August 2014
Volume 14, Issue 10
Vision Sciences Society Annual Meeting Abstract  |   August 2014
Dynamic reallocation of resources in visual short-term memory
Author Affiliations
  • Summer Sheremata
    Department of Psychology, George Washington University
  • Sarah Shomstein
    Department of Psychology, George Washington University
Journal of Vision August 2014, Vol.14, 1370. doi:
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      Summer Sheremata, Sarah Shomstein; Dynamic reallocation of resources in visual short-term memory. Journal of Vision 2014;14(10):1370. doi:

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      © ARVO (1962-2015); The Authors (2016-present)

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Visual short-term memory (VSTM) is a capacity-limited system for maintaining visual information across brief durations of time. Hemispheric asymmetries are apparent in VSTM within topographically defined regions of the parietal lobe (Sheremata et al., 2010). Consistent with topographic mapping, the left hemisphere coded items in the right, or contralateral, visual field. Importantly, as memory load increased, the right hemisphere coded items bilaterally. These neuroimaging results suggest that memory demands modulate right parietal cortex representations, setting forth the prediction that memory performance across the visual field varies based upon memory demands. Because activity in posterior parietal cortex reflects feature-load dependence during VSTM (Xu & Chun, 2006), we predicted that differences in performance should occur in a feature-load dependent manner. In a series of experiments, we investigated the effects of feature-load on dynamic reallocation of resources in VSTM. In each experiment, participants performed a change detection task in which either color or shape could change. In the single-feature condition, participants were cued to a single feature, while in the two-feature condition either feature could change. Our results demonstrate feature-load dependent changes in visual field bias. First, we demonstrated a reduced feature cost for items in the right visual field. We then excluded the possibility that hemispheric asymmetries could be caused by perceptual or decision-making processes, and demonstrated that hemifield asymmetries occurred within randomized blocks. Finally, we hypothesized that if VSTM task demands result in a reallocation of resources from the left to right visual field, then task-set should guide this reallocation. We found that VSTM performance is modulated by manipulating task-set, demonstrating direct evidence for the role of VSTM task demands on hemifield asymmetries. Consistent with hemispheric asymmetries reported in functional imaging, these experiments demonstrate that VSTM task demands result in a dynamic reallocation of resources across the visual field.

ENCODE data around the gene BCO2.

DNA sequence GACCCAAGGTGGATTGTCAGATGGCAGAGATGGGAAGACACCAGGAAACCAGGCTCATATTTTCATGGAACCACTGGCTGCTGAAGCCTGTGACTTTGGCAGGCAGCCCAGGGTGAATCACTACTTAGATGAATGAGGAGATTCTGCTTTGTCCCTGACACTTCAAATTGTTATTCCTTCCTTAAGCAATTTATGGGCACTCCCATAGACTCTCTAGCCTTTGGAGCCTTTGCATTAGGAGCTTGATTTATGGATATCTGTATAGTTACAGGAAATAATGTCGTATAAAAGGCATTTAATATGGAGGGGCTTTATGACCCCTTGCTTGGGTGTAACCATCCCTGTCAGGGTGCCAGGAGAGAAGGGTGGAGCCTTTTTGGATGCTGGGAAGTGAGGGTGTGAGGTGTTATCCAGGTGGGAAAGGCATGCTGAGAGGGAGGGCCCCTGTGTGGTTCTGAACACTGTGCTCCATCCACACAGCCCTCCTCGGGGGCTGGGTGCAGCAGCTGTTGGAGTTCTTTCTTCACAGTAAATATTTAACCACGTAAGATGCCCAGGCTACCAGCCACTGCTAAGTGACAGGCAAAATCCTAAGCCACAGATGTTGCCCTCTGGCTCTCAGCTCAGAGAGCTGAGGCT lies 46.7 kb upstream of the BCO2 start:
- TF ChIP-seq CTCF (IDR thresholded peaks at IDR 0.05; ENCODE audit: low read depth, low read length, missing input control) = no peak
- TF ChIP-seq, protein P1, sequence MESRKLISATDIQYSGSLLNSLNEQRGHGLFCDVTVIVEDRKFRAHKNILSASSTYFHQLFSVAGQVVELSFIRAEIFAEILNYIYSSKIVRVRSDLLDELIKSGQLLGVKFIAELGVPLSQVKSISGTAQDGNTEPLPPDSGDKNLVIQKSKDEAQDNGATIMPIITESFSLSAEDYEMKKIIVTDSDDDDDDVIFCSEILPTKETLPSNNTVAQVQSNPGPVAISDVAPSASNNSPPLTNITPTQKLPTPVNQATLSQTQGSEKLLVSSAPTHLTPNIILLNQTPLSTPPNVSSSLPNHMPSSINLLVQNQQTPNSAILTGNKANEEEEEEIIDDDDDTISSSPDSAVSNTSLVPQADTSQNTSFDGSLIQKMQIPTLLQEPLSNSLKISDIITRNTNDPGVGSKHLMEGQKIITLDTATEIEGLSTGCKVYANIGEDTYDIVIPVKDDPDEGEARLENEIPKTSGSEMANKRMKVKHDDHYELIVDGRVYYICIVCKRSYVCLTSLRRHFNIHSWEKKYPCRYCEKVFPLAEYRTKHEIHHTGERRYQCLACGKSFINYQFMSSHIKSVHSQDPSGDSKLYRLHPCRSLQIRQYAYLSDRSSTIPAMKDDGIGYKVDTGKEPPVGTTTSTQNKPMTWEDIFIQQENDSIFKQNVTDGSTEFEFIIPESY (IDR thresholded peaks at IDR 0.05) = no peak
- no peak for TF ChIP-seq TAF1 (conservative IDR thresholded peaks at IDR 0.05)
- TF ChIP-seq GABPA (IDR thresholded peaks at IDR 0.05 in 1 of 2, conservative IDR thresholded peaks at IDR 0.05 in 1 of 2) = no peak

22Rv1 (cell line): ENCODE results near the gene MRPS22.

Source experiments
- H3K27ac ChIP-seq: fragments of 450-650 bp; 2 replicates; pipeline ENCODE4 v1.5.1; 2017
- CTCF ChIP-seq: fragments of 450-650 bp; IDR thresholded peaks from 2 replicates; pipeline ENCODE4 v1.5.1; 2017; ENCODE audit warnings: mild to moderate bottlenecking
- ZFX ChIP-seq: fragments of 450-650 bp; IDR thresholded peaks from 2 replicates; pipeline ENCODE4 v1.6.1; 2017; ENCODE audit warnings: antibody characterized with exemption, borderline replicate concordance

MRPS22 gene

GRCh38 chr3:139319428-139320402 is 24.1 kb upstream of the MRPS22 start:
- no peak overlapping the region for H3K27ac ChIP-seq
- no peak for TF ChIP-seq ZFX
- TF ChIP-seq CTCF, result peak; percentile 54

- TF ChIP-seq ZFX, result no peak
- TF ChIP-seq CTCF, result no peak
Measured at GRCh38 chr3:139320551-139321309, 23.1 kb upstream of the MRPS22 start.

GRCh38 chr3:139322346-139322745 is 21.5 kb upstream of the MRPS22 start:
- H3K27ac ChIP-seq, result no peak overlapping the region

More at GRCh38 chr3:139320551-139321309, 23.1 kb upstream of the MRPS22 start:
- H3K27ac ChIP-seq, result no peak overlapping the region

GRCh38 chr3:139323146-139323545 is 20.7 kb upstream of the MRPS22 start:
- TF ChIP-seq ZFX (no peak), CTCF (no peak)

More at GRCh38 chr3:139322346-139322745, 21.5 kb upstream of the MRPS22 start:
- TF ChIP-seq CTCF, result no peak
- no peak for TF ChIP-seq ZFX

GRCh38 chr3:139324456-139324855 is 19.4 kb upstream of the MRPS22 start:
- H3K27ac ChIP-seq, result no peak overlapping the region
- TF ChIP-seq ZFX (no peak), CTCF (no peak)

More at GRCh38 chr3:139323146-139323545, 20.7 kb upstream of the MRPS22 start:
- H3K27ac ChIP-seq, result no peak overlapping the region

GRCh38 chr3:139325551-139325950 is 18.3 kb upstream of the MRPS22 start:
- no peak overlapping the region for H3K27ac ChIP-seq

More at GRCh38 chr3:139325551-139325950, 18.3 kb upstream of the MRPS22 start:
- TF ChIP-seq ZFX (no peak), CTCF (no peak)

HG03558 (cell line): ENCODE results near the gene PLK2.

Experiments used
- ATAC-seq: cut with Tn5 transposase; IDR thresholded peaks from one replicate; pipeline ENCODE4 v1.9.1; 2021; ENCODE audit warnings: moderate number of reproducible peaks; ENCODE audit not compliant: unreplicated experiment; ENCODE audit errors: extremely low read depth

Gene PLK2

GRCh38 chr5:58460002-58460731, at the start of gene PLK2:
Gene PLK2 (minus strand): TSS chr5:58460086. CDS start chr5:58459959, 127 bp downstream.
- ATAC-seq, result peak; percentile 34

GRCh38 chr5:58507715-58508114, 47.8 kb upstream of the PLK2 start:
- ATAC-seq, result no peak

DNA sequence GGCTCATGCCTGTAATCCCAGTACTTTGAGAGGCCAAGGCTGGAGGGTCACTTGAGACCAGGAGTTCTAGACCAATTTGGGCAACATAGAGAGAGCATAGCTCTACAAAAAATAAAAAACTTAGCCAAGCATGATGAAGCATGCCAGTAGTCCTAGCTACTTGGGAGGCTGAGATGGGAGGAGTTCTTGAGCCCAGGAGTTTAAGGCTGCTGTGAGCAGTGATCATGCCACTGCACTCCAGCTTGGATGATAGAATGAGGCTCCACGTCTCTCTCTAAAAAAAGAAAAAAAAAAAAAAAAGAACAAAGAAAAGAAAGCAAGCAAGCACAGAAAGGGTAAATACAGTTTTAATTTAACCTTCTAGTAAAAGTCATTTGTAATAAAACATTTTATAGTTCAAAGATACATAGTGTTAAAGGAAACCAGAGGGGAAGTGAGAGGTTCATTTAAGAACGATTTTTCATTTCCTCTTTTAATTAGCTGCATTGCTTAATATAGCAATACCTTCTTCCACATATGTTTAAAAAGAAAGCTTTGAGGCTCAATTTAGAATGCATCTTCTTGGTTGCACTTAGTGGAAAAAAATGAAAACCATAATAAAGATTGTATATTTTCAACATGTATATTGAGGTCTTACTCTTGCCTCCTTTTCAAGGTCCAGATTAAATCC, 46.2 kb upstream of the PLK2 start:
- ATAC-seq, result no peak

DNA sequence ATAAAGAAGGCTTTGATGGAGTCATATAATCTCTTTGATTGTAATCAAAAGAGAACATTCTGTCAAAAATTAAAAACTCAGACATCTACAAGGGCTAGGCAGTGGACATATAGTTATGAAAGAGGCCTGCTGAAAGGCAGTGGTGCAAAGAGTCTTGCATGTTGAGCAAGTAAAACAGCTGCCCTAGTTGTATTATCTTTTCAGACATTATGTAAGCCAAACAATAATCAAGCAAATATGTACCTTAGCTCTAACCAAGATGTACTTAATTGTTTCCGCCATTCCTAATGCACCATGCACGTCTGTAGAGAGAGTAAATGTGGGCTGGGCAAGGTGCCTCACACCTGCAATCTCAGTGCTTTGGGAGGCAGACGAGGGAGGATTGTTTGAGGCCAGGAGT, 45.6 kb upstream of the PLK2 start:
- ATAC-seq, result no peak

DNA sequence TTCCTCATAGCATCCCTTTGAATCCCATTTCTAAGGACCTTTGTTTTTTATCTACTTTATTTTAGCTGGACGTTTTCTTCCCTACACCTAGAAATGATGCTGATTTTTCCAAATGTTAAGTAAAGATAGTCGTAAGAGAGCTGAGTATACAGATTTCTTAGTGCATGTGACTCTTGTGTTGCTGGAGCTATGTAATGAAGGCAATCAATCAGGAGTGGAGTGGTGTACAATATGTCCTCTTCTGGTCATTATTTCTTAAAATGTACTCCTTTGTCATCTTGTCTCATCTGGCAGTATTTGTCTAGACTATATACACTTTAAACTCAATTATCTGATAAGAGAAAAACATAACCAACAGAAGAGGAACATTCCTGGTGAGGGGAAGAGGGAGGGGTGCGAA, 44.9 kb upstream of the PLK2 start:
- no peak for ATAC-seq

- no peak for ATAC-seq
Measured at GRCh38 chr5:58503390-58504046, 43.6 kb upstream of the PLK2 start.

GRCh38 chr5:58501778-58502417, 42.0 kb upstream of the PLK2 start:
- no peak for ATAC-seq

Meeting abstract presented at VSS 2014


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